D.H. Lawrence described the archetypal American hero as a stoic, a loner and a killer. Terrence Malick seems to have based his still-exhilarating and upsetting directorial debut on the murder spree of real-life nonhero Charles Starkweather, but he clearly wants the viewer to have some empathy for his lead male character, a lost soul named Kit, played by a young Martin Sheen, who beguiles lonesome teen Holly (Sissy Spacek). “I got some stuff to say,” Kit tells Holly right off, but as the movie goes on words fail him. It’s hard not to feel for him as he stands before Holly’s dad (a great Warren Oates), wearing a kind of uniform of a denim jacket, T-shirt and jeans, staring at the ground as the father berates him: “What would you think would happen to her if she stuck around with you, Kit, a guy like you?” Badlands is one of the first movies to self-consciously truck in and recycle a particular kind of iconography: After Kit is captured, one of the arresting officers guffaws to a colleague, “I’ll kiss your ass if he don’t look like James Dean.”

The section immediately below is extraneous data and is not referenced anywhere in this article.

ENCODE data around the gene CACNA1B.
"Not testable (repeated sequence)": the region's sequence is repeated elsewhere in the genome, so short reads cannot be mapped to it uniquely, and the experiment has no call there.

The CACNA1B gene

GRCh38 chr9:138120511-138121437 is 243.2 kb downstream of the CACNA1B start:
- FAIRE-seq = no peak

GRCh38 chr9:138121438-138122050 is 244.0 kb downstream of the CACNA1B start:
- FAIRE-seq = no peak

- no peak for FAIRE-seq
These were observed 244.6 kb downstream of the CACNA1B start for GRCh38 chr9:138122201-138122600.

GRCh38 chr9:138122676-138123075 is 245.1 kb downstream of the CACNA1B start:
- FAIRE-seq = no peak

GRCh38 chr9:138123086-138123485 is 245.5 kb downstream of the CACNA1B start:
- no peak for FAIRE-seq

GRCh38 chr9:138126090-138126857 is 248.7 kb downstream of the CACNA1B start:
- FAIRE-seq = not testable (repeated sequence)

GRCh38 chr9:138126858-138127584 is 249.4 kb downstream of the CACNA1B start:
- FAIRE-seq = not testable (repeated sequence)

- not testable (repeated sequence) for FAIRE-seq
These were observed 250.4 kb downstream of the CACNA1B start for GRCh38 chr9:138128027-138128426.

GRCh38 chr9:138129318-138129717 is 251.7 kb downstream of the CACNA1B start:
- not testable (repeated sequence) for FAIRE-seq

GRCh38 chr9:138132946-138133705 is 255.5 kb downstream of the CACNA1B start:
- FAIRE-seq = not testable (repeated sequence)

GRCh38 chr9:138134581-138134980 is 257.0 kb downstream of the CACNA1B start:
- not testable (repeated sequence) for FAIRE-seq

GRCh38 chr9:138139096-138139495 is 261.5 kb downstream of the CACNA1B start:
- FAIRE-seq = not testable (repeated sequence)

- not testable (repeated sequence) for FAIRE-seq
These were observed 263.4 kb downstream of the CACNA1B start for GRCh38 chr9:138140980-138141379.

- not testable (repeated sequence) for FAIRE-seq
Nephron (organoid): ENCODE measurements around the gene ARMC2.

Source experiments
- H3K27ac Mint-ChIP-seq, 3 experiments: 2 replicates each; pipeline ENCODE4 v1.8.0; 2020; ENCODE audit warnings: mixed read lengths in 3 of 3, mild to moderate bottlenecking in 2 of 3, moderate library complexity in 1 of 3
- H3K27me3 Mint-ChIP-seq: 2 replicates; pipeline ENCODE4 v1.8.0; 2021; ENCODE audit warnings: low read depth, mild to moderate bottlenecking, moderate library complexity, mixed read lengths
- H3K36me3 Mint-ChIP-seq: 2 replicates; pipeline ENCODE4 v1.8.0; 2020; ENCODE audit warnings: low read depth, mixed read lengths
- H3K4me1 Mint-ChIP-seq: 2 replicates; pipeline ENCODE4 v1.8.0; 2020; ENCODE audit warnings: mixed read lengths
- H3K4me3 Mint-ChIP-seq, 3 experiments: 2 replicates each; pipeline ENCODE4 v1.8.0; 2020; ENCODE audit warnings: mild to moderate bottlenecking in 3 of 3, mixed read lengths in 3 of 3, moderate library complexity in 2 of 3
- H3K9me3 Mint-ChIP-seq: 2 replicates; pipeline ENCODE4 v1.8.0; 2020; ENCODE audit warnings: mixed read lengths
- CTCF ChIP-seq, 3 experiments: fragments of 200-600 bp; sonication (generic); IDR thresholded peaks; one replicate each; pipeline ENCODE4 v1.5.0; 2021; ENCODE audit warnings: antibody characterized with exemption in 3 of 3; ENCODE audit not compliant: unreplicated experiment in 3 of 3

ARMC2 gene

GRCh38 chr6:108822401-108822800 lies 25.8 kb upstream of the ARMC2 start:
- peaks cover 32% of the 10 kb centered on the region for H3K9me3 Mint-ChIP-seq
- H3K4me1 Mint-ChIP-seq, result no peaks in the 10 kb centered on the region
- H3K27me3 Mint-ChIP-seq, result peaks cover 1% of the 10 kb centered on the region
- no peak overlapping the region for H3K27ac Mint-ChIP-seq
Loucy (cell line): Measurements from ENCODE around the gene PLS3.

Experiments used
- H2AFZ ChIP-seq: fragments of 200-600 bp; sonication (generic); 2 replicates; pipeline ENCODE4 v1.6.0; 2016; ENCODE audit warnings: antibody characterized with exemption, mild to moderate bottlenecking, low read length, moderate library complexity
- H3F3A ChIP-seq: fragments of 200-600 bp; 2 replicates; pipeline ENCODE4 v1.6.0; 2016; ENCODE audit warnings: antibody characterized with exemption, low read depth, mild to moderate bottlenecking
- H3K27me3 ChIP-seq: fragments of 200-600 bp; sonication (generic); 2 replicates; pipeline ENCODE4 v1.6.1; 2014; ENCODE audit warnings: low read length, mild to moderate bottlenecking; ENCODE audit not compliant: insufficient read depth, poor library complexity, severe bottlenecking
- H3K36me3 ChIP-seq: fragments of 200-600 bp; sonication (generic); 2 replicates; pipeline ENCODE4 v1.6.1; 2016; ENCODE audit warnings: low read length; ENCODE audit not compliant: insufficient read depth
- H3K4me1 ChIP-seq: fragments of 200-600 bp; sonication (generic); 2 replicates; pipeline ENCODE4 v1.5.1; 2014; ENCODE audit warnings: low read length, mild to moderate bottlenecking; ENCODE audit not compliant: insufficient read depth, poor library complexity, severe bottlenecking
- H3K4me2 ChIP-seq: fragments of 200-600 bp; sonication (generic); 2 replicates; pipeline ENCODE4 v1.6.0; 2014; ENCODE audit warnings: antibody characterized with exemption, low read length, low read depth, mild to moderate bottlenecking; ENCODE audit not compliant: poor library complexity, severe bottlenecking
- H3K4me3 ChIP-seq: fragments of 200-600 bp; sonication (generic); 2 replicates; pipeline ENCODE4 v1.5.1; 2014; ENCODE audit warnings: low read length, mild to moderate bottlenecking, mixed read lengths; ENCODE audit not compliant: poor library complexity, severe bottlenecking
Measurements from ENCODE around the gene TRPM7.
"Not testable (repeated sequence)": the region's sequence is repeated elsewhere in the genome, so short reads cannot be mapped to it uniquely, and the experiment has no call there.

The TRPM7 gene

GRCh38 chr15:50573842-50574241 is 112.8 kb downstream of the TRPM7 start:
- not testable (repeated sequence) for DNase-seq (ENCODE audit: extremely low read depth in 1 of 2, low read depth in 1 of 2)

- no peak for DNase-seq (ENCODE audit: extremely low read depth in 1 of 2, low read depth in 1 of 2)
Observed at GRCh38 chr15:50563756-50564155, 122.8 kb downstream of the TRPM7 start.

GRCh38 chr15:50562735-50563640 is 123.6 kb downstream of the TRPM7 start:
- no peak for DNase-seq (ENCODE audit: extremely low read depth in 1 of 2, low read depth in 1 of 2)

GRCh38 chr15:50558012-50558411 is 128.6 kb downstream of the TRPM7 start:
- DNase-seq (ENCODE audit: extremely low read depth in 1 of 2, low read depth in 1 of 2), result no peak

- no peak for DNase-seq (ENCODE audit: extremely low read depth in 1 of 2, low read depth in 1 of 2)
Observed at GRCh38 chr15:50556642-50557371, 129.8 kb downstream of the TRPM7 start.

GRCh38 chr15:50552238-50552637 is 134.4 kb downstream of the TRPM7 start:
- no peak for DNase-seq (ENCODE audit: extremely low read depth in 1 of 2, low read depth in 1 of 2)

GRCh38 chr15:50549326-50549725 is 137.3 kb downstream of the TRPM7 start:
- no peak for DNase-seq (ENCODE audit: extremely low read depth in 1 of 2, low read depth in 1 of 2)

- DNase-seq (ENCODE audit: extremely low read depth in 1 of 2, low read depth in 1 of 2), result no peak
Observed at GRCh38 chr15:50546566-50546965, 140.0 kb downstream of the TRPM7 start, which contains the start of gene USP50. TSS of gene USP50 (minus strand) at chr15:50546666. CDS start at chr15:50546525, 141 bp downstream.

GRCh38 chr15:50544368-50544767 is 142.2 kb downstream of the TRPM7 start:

The movie is largely cited as touching off a mini-revolution in women’s fashion, with Diane Keaton’s loose, funky style—including wearing menswear by Ralph Lauren—defining a new look. But Allen himself made some strides for the sporty intellectual. While largely appearing in pleated trousers and tweed variations, he also sports a very New Yawk denim jacket as his character, standup comic Alvy Singer, entertains talk show host Dick Cavett, and convincingly rocks a sport-coat-and-jeans look intermittently. When he shows up in jeans to kill a spider in ex-lover Keaton’s bathtub, it’s an exemplary just-got-dressed-to-get-the-paper (or kill an insect in my old girlfriend’s bathtub, come to think of it) look.
ROCK ’N’ ROLL HIGH SCHOOL, 1979